ANTIRETROVIRAL THERAPY knocks HIV down to undetectable levels in infected patients, but reservoirs of the virus concealed in immune cells prevent its complete eradication by current treatments.
Now, a new and straightforward synthesis of a natural product that can pull latent HIV out of hibernation paves the way for clinical development of a treatment that could completely flush out the virus from patients.
Chemist Paul A. Wender and his colleagues at Stanford University built prostratin, which originates from the South Pacific tree Homalanthus nutans, from a commercially available phorbol feedstock in five steps (Science 2008, 320, 649).
The flexible synthesis permits replacement of prostratin's acetyl group and other modifications, thereby "opening access to a variety of new analogs," Wender says.
"It's fantastic to have not only a practical synthesis of prostratin but also a simple one," says biologist Paul A. Cox, director of the Institute of Ethnomedicine, who learned of prostratin's antiviral activity from Samoan healers in 1984 and introduced the compound to Western scientists. "But this is more than a nice synthesis; it could change the trajectory of HIV drug development."
One of HIV's more frustrating characteristics is that it takes up residence in immune T-cells, "creating a latent HIV reservoir that doesn't go away" because existing antiretrovirals can't reach it, notes Robert F. Siliciano, an immunologist at Johns Hopkins University School of Medicine. Even when HIV can't be detected in the plasma, it's still holed up in the T-cells.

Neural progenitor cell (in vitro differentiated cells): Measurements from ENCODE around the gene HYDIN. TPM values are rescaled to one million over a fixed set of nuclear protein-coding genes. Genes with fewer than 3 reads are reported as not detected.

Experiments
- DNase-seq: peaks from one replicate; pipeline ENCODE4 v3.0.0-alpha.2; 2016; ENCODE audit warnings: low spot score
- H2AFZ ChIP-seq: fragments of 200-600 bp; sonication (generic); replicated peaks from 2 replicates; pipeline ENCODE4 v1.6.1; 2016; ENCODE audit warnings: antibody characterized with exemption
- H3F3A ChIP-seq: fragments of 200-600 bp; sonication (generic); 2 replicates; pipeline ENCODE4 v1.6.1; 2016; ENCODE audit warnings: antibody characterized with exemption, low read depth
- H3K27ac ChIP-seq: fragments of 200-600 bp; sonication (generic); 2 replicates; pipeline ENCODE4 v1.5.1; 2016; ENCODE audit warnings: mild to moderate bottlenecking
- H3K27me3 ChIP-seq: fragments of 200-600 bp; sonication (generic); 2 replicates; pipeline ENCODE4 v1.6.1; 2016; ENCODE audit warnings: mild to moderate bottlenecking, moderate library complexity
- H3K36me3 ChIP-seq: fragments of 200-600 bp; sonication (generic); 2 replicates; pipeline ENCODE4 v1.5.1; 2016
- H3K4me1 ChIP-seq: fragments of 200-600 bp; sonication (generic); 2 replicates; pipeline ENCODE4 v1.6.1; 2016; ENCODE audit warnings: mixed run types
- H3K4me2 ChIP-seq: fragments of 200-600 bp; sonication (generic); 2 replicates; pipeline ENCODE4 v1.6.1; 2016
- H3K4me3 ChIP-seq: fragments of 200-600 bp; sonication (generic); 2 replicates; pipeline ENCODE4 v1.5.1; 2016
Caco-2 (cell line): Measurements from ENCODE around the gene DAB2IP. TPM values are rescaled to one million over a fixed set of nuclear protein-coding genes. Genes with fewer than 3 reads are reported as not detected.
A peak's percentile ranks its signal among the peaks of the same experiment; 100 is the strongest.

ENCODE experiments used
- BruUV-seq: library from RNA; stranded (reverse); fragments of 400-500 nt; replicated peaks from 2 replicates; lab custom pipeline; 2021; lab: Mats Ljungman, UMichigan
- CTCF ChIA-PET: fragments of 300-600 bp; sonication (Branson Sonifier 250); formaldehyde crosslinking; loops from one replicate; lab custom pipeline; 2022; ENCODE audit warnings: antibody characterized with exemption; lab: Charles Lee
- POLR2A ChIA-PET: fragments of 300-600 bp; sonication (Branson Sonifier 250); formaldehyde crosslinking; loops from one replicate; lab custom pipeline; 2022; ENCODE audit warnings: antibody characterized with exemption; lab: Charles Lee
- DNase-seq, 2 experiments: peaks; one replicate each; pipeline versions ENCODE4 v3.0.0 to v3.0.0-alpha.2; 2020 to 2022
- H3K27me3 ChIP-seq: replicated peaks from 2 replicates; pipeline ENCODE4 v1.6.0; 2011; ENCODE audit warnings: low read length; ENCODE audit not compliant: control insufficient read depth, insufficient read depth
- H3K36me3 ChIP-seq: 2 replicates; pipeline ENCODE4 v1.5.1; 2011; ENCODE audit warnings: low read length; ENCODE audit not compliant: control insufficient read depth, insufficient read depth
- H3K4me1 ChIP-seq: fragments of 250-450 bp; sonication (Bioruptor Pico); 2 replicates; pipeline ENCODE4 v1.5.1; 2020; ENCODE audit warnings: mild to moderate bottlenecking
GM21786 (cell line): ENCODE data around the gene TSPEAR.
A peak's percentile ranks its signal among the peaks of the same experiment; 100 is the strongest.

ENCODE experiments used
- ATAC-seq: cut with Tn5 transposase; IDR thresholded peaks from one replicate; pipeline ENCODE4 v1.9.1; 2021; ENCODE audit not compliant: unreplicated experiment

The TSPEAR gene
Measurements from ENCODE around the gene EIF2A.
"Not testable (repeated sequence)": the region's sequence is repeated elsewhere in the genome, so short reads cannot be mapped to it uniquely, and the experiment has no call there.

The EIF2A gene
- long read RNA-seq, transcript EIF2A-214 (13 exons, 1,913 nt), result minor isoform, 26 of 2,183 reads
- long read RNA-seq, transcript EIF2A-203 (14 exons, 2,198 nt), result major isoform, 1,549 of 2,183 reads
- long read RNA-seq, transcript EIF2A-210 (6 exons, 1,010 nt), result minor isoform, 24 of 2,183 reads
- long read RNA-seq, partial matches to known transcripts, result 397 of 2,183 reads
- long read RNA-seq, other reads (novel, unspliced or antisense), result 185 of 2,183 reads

These viral reservoirs mean HIV patients must stay on antiretroviral treatment indefinitely, a hefty expense for the 33.2 million people currently living with HIV, most of whom live in sub-Saharan Africa.
In the 1990s, Cox and collaborators found that prostratin can coax HIV out of hiding in T-cells, which could, in principle, allow existing antiretrovirals to completely rid the body of the virus.
But the only source of prostratin was the Samoan forest. Extracting the natural product would be too expensive and too environmentally taxing if the compound were to become a drug.
A remaining challenge faced by prostratin proponents is that its kick is also its Achilles heel, Siliciano notes. The compound pulls HIV out of hiding by activating immune system T-cells, which could have inflammatory and other side effects, he says.
Ideally, the simple synthesis will permit the development of analogs that can address such side effects as well as efficacy issues, Cox says. Should an analog reach the market, he adds, "I hope that the intellectual heritage of prostratin, which began with Samoan healers, will be recognized by the negotiation of a fair and equitable return with the Samoan people."